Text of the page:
There are important differences between lyrics and poetry, differences all lyricists need to know.
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If you’ve been writing songs for a while, you hopefully know one thing already: lyrics and poetry are not necessarily the same thing. We hold poetry in high regard and admire the creative talents of our best poets. But even excellent poems can fail as a lyric, and there’s a good reason why.
Poetry often needs to be read several times in order to transmit its message to the listener. And while the best lyrics often have the same requirement of needing many reads in order to make its fullest impact, a good lyric usually has the additional requirement of needing to make a swift, cursory impression. There usually needs to be something powerful about it on an immediate level, a way of quickly touching the heart of the listener right away.
Your lyrics will work best if you use words and phrases that you would typically use in conversation, as opposed to words you might use in a written story or essay.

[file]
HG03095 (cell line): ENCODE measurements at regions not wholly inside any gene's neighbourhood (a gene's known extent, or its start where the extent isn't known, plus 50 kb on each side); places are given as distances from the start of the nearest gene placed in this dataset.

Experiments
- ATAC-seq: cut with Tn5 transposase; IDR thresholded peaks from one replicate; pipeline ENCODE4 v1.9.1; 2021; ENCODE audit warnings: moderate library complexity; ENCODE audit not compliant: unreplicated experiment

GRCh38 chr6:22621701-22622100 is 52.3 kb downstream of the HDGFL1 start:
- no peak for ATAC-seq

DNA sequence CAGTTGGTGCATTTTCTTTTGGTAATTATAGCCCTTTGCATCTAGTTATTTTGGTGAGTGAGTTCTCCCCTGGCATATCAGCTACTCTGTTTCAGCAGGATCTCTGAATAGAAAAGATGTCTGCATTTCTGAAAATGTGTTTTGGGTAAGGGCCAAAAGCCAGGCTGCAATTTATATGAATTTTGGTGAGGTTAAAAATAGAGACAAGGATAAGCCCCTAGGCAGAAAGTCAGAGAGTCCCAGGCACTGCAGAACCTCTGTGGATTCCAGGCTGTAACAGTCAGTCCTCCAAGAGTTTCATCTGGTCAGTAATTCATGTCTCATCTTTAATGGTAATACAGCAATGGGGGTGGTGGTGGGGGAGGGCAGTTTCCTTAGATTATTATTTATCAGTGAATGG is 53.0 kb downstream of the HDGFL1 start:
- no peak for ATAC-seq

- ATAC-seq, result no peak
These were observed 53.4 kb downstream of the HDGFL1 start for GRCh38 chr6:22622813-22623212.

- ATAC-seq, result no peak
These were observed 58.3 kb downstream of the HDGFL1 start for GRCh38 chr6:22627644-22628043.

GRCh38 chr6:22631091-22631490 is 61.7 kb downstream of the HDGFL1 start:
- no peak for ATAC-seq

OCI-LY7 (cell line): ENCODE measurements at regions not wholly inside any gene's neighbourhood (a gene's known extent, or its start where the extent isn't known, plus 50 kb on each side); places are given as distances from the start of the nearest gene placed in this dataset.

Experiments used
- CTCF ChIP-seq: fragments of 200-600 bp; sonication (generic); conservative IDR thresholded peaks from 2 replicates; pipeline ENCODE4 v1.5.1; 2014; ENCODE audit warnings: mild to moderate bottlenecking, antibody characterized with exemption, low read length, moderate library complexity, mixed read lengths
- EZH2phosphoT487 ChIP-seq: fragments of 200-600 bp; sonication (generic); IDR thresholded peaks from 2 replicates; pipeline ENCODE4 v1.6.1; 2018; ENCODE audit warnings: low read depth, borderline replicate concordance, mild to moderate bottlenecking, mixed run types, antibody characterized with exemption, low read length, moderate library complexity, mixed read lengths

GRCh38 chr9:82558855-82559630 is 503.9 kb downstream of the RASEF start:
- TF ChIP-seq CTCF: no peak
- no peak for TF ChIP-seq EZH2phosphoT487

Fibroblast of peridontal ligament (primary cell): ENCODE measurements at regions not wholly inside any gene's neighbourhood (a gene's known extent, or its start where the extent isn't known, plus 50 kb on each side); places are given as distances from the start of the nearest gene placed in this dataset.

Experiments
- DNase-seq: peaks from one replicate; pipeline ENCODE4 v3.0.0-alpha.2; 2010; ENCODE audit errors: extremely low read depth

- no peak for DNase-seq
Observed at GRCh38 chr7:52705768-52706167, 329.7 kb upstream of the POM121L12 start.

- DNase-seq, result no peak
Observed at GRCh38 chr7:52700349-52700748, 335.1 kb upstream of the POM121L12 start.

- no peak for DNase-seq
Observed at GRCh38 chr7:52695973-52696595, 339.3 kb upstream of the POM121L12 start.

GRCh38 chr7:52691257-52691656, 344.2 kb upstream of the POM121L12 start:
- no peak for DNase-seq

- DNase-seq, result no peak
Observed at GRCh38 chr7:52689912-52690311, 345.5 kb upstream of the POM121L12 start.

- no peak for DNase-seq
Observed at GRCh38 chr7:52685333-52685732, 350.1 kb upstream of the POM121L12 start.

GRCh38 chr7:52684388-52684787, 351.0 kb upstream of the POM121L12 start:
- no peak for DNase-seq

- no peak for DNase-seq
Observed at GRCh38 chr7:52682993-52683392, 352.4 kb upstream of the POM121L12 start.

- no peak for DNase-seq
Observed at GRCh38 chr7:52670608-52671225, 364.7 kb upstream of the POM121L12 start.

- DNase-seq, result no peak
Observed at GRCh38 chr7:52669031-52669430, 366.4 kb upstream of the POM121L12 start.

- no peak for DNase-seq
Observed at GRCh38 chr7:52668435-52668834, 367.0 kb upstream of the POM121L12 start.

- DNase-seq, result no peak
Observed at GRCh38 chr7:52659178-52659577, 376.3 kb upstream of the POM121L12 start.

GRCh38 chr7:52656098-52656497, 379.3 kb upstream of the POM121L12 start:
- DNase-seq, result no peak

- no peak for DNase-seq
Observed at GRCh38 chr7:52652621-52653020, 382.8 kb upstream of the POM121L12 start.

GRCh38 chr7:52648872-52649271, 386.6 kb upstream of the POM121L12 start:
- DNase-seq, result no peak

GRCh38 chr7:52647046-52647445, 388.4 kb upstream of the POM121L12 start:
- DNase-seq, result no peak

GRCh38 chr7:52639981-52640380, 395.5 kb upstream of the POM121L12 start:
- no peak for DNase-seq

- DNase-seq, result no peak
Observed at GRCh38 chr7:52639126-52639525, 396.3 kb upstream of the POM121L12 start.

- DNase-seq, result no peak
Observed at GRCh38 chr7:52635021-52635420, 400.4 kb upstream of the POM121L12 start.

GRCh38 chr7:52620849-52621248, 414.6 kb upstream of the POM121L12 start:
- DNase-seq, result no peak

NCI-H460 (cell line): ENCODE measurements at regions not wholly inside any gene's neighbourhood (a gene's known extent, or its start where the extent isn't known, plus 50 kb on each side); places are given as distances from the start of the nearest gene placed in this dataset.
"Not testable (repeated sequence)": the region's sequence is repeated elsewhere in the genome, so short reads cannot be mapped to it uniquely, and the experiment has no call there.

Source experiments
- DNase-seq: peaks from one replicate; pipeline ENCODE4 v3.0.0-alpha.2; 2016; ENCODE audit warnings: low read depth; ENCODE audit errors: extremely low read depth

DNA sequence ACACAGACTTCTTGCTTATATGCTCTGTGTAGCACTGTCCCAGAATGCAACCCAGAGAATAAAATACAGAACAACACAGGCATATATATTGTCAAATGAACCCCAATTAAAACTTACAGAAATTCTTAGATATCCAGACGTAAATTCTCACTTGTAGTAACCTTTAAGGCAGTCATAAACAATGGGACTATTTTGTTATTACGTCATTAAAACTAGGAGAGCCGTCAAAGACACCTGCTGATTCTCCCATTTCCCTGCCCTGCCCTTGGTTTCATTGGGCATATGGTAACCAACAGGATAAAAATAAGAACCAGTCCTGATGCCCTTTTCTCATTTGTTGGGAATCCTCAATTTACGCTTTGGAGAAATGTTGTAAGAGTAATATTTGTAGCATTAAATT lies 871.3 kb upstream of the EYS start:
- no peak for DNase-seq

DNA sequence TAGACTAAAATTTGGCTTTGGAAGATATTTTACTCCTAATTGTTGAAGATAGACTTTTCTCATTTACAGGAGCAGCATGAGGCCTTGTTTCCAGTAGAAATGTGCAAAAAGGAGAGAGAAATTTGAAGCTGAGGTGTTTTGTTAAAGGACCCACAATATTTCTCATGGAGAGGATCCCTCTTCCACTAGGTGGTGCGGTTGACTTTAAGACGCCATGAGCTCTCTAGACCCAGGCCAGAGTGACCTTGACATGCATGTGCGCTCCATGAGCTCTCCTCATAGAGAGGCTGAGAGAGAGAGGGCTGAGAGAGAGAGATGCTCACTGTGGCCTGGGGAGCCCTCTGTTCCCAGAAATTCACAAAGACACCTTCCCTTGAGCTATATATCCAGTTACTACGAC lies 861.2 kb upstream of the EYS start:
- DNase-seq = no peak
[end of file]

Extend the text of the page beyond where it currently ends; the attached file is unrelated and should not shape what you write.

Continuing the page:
In researching for this blog post, I came across a website published by Hamilton College (New York). They’ve produced a web page for their students that describes the essential qualities of delivering a good speech, contrasting them with what we expect from a written form of our language.
Their suggestions for giving a speech end up being excellent guidance for writing good lyrics. To paraphrase the advice given in their document, “Delivering a Presentation: Spoken vs. Written Language“:
- Use words and phrases that pertain to people and relationships as a way of generating stronger listener interest.
- Use more personal pronouns such as “I”, “we”, “you”, etc.
- Use shorter sentences and shorter fragments of sentences, to make your lyrics easier to follow.
- Repeat words, phrases and sentences to emphasize important ideas. (This happens naturally in song choruses.)
- Use common, everyday words in order to make a stronger connection to listeners.
- Use casual words, contractions, etc., to better simulate ordinary speech.
- Avoid stodgy, uninspiring phrases such as “as previously mentioned”, “the former”, “the latter”, etc.
Good lyrics have a way of pulling the audience in immediately, of making them feel the story, not just hear it. Good lyrics will make an audience feel that they could place themselves in the story, replacing you as the character, and truly experiencing the emotions and events.
So no matter what poetic devices you make use of — alliteration, repetition, rhyming, using metaphors, etc. — be certain that the words and phrases you choose sound casual, as if you might hear someone saying those words. It’s crucial to making an emotional impact on your audience.
Written by Gary Ewer. Follow on Twitter.
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